What is Forgiveness? In what circumstances do we feel the necessity to forgive one another? According to the Christian ethics, forgiveness is a kind of act of humility and inward cleansing, not just a specific phenomenon, but something concerning everything around us. But in the context of our everyday life, very often what we feel offended by are the words we hear from the opposite side, which describe something we do not want to identify with because we consider it to be “bad” and unacceptable. In other cases, we might get hurt not only by words but also by actions that have made us feel humiliated and without any sense of dignity. In short, we forgive for the insult or the pain that we feel when someone hurts us with words or physical actions.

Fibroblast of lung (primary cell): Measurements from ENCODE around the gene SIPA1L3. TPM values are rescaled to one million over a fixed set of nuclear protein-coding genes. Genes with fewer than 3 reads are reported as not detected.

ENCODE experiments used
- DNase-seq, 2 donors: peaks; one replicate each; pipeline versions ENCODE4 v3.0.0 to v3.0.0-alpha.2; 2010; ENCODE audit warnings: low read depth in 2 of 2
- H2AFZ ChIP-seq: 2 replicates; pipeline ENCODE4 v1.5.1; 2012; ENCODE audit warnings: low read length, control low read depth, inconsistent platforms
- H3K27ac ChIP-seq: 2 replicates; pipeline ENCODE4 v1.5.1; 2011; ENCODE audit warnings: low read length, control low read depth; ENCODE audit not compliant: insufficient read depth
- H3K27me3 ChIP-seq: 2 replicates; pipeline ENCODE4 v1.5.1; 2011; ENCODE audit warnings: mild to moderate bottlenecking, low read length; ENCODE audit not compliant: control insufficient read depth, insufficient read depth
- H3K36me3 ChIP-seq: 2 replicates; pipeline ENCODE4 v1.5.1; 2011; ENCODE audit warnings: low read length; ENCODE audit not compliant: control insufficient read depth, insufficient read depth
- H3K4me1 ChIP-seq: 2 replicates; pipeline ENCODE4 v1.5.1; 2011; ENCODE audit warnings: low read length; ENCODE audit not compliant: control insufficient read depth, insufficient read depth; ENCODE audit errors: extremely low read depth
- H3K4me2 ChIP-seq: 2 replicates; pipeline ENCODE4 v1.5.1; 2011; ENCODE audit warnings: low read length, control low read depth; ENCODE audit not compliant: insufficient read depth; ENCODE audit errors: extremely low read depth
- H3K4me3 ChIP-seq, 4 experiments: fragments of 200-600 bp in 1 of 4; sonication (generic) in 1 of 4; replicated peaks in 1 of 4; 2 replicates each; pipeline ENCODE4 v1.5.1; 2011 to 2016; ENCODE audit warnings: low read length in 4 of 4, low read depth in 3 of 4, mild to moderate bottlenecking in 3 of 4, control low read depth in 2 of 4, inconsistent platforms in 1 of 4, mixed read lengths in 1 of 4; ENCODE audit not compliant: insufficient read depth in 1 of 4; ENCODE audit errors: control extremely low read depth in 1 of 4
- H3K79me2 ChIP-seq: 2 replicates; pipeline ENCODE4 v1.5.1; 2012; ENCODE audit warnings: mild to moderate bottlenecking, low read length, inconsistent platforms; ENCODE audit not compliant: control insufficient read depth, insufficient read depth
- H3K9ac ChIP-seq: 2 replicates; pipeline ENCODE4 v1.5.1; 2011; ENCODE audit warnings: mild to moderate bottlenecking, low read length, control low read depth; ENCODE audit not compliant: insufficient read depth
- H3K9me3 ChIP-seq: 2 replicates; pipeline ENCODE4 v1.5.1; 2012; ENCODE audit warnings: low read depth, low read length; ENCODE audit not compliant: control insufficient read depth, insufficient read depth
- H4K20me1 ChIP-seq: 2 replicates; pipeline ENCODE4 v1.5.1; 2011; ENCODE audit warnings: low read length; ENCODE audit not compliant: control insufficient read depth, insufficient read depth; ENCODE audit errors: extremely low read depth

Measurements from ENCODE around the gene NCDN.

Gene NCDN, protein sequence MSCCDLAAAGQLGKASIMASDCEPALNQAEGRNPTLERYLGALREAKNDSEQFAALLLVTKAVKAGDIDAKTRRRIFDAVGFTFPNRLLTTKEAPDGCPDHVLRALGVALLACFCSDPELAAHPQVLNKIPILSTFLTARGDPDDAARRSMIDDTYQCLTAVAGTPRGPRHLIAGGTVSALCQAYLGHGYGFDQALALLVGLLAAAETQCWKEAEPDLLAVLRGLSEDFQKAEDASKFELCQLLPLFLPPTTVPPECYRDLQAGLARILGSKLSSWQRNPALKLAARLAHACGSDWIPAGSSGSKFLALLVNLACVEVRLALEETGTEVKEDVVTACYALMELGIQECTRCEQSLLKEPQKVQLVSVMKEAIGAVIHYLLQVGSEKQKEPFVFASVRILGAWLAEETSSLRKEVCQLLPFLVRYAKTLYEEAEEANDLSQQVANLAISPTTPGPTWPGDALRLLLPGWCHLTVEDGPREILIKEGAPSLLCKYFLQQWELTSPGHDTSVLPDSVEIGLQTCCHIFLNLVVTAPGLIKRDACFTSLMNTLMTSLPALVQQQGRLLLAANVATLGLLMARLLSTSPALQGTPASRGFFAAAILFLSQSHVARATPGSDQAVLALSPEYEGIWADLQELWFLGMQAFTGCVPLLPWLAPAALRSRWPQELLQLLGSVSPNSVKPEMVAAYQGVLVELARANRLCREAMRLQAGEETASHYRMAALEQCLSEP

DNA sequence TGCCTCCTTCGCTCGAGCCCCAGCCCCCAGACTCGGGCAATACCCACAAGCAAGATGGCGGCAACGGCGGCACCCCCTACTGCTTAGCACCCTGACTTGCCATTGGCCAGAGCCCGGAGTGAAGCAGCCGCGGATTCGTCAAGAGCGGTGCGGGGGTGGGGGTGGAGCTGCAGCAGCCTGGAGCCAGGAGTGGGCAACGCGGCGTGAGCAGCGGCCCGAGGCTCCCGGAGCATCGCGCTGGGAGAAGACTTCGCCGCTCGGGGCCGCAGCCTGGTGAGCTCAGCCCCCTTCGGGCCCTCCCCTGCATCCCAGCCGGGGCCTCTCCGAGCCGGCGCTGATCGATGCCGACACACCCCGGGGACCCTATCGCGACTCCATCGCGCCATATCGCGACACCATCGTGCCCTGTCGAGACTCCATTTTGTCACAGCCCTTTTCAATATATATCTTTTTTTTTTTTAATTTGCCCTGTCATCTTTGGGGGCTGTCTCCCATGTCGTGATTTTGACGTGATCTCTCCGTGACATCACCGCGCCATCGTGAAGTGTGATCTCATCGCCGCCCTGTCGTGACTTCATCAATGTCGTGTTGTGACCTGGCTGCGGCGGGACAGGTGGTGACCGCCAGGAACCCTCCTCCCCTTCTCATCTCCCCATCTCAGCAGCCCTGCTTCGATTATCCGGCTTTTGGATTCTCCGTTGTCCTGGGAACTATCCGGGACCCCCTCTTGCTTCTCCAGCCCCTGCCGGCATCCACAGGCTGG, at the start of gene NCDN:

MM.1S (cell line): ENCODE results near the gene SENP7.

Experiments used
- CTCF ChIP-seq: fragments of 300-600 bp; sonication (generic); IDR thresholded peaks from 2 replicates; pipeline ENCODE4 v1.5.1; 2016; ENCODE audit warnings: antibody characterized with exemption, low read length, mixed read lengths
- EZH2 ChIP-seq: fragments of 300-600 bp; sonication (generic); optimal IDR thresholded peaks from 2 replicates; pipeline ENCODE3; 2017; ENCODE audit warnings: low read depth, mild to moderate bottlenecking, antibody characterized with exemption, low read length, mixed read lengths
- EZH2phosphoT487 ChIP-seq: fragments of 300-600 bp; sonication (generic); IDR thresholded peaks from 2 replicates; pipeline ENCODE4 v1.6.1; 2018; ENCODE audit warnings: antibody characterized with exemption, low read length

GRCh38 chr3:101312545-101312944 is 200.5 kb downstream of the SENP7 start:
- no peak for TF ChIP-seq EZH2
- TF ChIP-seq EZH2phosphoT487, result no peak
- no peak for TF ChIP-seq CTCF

If there is something that could make the experience even more painful, it is to get hurt by a person we have already trusted and have let enter into our intimate world. Whether it is family or a friend, our closest people know best our weaknesses, fears and wounds, and when a person is so vulnerable with someone, it means that they believe they would not get hurt by them. And what are the human relationships without trust? A suppressive interpersonal exchange between a dominating and a dominated person, where there is no equality and mutual respect, and where fear reigns instead. In such relationships, the dominant person is afraid that they will lose control over things, over the other, and above all, unconsciously, over themselves. Deep down in their soul such a person experiences the fear of falling apart and of losing their own personality in the attempts to interact with the outside world and people. This is why they prefer to control them all. In the end, this individual needs to find the strength to begin to “control” their own selves, or more precisely, build up self-esteem and self-value necessary to cope with their deeply rooted sense of inadequacy, weakness and guilt.